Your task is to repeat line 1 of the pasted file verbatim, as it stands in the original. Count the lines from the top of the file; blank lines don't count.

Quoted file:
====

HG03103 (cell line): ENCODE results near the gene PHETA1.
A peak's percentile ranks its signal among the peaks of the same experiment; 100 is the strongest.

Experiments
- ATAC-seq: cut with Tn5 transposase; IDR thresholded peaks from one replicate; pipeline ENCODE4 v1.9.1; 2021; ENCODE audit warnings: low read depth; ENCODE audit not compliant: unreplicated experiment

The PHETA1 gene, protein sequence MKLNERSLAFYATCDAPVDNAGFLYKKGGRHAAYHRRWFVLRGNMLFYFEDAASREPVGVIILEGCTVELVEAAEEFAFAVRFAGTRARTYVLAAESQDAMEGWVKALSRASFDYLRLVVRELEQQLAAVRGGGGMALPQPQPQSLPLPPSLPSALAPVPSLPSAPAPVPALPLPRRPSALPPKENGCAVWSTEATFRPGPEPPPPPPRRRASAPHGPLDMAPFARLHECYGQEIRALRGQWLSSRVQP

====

HG03103 (cell line): ENCODE results near the gene PHETA1.